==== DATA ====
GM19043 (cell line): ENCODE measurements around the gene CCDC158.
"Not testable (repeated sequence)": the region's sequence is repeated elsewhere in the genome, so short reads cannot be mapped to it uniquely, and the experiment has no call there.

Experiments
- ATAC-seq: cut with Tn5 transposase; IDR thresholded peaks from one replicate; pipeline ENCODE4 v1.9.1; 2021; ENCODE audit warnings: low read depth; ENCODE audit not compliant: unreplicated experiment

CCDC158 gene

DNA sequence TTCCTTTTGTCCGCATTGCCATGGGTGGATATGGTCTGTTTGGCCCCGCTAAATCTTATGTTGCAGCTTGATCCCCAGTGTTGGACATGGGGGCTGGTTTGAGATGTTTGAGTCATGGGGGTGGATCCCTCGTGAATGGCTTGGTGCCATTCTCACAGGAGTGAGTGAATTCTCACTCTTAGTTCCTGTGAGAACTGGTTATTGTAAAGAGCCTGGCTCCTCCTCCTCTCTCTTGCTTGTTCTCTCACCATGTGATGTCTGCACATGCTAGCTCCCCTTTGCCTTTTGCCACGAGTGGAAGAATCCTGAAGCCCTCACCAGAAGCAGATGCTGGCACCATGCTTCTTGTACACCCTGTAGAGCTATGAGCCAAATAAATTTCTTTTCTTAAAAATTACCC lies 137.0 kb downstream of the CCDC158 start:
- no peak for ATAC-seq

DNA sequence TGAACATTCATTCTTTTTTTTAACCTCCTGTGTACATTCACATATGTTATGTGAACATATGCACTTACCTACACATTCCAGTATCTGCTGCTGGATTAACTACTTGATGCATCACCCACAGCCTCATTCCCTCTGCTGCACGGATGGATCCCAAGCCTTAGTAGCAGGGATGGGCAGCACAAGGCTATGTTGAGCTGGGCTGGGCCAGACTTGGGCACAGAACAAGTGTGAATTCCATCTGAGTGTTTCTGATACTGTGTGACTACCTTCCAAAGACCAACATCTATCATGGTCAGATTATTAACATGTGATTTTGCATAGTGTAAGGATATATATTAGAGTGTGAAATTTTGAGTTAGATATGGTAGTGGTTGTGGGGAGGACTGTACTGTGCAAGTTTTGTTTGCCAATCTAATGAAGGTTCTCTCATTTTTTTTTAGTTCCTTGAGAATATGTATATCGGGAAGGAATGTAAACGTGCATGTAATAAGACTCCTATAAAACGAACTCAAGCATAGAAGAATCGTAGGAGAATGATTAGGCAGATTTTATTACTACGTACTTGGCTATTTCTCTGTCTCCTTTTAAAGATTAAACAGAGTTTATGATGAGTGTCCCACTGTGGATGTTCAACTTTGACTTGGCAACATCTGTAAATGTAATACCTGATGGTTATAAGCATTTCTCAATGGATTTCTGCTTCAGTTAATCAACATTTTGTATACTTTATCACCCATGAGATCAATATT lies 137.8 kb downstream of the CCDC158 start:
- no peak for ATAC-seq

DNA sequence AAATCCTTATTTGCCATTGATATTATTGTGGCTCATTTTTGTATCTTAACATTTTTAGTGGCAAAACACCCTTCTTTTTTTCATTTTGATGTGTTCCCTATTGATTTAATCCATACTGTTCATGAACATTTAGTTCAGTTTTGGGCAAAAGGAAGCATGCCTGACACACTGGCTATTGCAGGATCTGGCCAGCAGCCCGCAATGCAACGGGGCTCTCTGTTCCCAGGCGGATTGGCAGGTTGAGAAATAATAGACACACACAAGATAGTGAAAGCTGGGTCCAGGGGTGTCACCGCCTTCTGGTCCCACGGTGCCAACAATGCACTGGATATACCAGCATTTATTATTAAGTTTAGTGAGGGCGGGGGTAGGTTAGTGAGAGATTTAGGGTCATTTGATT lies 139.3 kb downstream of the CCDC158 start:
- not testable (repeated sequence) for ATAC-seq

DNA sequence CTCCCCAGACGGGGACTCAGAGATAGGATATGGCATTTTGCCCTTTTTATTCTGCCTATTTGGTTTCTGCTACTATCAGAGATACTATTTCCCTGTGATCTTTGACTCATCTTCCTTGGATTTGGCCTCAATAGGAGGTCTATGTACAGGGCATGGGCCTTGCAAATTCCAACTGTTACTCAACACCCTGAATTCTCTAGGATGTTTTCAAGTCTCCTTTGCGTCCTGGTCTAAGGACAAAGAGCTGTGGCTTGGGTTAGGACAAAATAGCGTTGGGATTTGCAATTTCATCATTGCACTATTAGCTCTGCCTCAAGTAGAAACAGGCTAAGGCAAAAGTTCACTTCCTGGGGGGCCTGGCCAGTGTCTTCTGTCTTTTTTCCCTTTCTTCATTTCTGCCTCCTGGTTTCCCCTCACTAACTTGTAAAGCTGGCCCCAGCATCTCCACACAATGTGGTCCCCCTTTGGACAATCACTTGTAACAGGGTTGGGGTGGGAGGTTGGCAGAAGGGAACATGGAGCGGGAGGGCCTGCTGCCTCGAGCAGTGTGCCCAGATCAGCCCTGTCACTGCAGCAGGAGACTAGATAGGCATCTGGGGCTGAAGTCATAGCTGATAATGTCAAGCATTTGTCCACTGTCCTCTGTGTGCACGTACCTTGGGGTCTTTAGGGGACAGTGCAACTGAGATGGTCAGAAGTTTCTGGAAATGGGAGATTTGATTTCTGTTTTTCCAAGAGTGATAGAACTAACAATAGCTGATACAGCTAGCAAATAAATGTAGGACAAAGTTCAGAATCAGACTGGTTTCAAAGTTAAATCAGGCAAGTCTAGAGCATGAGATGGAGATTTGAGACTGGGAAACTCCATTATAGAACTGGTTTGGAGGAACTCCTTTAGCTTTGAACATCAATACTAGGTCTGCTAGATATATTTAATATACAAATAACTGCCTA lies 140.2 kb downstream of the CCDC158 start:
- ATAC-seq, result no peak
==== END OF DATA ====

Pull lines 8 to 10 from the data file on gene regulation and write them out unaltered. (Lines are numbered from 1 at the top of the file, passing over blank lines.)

DNA sequence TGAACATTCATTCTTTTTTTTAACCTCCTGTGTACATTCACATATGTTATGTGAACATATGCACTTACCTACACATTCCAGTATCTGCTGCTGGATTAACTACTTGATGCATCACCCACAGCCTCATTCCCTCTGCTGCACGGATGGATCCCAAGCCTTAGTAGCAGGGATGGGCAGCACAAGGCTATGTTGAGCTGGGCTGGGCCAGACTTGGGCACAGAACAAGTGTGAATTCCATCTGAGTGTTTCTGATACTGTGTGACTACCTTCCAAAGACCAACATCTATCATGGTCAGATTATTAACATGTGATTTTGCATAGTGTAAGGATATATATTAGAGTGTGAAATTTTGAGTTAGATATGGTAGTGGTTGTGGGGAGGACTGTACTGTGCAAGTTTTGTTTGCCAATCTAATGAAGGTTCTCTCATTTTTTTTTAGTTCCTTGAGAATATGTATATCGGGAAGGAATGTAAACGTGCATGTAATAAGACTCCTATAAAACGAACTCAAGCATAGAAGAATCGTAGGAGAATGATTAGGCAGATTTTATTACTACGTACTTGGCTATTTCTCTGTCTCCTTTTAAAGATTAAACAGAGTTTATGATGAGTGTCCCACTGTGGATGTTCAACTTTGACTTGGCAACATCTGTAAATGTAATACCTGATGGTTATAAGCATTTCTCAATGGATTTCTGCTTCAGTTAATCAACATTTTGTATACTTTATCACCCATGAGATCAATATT lies 137.8 kb downstream of the CCDC158 start:
- no peak for ATAC-seq

DNA sequence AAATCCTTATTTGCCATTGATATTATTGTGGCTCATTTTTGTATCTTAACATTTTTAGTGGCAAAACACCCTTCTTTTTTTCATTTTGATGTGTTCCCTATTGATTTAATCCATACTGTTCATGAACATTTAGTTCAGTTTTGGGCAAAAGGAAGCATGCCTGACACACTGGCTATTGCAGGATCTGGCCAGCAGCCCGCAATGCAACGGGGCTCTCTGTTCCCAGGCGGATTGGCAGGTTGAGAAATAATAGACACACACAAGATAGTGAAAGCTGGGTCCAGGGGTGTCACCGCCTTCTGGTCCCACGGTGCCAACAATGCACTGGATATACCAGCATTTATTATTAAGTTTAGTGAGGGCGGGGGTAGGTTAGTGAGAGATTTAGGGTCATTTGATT lies 139.3 kb downstream of the CCDC158 start: